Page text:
Moonspell: questioning to stay alive

Moonspell are moved by a desire to outdo themselves. But although many bands use this verb in a way that suggests an excess of ambition, this is not the case here. This is not about a more-and-bigger approach, or moving away from the norm at any cost. It is about putting themselves and others into question, in order to avoid repetition and to aim for better dynamics in a song or an album, for the proper use of a sound, an influence or an arrangement. In short, it is about an honest quest for betterment, where emotion is both the means and the end.

Before this new record, Extinct, Moonspell offered us Alpha Noir/Omega White, a double album whose aim was to explore two aspects of the band’s music in a distinct way. We talked with the charming and well-informed Fernando Ribeiro on this exceptional project and the artistic conclusions the band has drawn from it. Maturity is the core theme of this interview, not only from a musical standpoint, but also from a more personal point of view for Fernando, who recently became a father – a big change that is all at once exciting and scary.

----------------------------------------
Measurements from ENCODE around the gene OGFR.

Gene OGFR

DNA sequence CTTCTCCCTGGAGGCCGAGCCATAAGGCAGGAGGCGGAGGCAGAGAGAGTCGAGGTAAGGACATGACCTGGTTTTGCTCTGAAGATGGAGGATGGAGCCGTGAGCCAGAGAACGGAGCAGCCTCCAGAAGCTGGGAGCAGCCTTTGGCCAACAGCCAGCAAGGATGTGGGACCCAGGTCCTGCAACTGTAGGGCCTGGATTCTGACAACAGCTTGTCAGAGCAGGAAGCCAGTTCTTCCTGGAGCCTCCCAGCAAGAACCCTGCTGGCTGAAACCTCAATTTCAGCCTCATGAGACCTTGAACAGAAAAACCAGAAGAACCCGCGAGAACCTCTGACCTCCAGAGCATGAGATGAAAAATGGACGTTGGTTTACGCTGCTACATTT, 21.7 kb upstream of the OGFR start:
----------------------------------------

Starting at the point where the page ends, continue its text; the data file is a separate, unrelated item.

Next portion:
Among other subjects, we talked about the theme of the album, broader and more subtle than it seems at first (but then again, Moonspell’s fans are no strangers to subtlety): it is a mix of love, science and philosophy, which Fernando as always been attracted to since his years as a student.

« Our albums are definitely run by some kind of urgency, you know, a story, a challenge, something we want to do, something we want to experiment. »

Radio Metal: The previous album, Alpha Noir/Omega White, separated the more aggressive and darker songs from the more gothic/rock oriented songs. At the time, you said that you needed to split Moonspell in two and to stop facing the problem you had with being sometimes too all over the place musically. Is this something that the band needed to do to move on in your career?